Kurt Vonnegut’s 1961 short story “Harrison Bergeron” centers on a society dedicated to absurd levels of equality. The opening lines of Vonnegut’s story provide the setting and an introduction to the use of technology in the story:
THE YEAR WAS 2081, and everybody was finally equal. They weren't only equal before God and the law. They were equal every which way. Nobody was smarter than anybody else. Nobody was better looking than anyone else. Nobody was stronger or quicker than anyone else.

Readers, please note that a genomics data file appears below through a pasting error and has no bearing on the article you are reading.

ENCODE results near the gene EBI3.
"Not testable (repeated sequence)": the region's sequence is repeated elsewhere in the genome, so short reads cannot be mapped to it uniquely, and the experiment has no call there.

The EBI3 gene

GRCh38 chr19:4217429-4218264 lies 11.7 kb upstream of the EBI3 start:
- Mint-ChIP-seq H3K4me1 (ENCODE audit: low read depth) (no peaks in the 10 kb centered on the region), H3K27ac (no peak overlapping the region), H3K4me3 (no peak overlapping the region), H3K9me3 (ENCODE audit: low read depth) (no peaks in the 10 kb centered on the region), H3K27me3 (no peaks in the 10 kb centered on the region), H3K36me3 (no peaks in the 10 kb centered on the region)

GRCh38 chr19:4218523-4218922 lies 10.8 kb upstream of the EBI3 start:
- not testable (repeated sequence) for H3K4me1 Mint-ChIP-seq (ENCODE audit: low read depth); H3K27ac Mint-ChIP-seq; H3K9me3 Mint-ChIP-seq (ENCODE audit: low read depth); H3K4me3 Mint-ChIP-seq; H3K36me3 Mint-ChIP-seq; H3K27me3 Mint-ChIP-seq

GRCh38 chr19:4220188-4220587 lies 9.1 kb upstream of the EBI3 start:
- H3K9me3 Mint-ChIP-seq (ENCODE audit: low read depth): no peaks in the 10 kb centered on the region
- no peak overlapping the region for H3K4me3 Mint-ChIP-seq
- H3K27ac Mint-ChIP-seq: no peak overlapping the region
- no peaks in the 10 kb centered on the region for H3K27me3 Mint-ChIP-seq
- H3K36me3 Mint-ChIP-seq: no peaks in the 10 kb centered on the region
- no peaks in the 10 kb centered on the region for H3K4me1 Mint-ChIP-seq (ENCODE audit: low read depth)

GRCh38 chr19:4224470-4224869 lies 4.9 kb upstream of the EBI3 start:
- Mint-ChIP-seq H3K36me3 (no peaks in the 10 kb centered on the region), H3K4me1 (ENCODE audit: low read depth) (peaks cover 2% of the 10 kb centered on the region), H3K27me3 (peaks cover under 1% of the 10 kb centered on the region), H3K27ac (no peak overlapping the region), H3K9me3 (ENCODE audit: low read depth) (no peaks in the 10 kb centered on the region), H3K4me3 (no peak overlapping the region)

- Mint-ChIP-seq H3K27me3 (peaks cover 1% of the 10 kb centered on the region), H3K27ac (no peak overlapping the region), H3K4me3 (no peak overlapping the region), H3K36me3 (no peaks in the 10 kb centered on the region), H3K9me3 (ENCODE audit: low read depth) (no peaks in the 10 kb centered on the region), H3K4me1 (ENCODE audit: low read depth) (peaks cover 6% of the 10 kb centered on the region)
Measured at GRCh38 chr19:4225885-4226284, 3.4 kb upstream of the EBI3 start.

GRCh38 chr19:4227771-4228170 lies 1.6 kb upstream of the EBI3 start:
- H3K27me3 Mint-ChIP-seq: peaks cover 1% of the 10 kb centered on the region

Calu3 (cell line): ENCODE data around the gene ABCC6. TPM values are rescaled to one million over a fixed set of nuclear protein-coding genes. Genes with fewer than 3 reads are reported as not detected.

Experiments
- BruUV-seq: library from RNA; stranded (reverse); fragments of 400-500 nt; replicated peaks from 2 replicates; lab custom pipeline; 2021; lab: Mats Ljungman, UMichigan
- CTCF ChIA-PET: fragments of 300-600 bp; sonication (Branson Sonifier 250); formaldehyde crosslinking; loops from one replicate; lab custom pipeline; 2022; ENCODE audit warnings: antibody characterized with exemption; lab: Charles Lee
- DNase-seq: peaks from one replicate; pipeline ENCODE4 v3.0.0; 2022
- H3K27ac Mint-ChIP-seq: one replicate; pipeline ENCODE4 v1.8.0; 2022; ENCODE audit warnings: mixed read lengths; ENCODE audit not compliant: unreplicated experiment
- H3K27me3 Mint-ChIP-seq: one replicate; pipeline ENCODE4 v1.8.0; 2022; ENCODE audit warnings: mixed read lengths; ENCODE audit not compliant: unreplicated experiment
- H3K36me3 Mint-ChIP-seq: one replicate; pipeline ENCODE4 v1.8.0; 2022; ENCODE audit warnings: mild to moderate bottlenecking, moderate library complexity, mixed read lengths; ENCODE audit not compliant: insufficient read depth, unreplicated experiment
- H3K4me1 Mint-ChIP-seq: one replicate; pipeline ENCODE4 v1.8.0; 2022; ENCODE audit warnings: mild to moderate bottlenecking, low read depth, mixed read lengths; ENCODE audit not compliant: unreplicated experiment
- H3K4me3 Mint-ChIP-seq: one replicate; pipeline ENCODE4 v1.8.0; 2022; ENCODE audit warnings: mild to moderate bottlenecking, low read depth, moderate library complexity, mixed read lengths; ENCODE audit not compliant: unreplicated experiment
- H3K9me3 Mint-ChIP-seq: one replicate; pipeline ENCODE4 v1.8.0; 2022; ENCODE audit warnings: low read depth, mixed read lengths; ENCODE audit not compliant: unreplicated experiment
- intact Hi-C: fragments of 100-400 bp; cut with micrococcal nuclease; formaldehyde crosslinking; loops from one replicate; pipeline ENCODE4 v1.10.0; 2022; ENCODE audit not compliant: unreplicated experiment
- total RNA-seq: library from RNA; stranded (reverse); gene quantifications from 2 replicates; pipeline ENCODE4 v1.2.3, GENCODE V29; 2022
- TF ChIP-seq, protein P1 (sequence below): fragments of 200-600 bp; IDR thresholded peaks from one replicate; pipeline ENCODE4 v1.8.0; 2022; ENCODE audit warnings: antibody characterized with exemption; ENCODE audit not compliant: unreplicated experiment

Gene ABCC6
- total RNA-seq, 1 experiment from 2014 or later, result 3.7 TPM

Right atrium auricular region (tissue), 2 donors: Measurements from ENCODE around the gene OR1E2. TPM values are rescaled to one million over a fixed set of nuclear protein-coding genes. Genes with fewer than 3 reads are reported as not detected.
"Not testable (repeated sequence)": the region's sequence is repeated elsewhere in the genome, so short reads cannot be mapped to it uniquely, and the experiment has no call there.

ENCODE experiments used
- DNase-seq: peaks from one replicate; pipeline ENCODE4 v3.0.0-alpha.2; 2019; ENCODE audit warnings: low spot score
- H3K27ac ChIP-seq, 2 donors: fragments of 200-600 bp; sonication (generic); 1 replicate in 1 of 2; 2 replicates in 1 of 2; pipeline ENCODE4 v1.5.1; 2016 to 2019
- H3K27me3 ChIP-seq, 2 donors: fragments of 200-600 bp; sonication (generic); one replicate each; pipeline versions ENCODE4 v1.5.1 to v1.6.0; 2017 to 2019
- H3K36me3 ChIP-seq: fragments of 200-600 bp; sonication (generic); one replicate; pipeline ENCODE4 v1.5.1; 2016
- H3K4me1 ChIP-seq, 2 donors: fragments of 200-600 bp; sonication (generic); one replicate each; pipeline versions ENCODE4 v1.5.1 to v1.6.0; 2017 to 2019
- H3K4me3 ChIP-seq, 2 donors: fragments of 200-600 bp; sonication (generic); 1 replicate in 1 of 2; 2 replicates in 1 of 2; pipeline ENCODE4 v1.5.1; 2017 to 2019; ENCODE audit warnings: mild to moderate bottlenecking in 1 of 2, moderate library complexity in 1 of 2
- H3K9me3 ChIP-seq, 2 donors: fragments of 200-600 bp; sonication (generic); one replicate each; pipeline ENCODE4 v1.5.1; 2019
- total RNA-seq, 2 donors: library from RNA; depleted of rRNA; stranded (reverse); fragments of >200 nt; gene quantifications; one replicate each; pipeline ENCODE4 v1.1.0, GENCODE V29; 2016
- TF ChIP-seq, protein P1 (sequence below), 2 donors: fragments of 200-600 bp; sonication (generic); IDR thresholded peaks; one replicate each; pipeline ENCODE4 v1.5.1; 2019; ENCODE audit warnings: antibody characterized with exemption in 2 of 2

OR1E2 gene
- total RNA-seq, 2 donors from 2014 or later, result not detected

This radical equality is available only through the advanced technology and “vigilance” of an agency called the Handicapper General. Rather than valuing talent, this fictional society has opted to crush it to ensure equality of outcome. The responsibilities of The Handicapper General involve installing and monitoring creative “handicaps” on individuals to ensure that they do not rise above the pack and become overly talented. Some of these handicaps are physical, such as adding weights...
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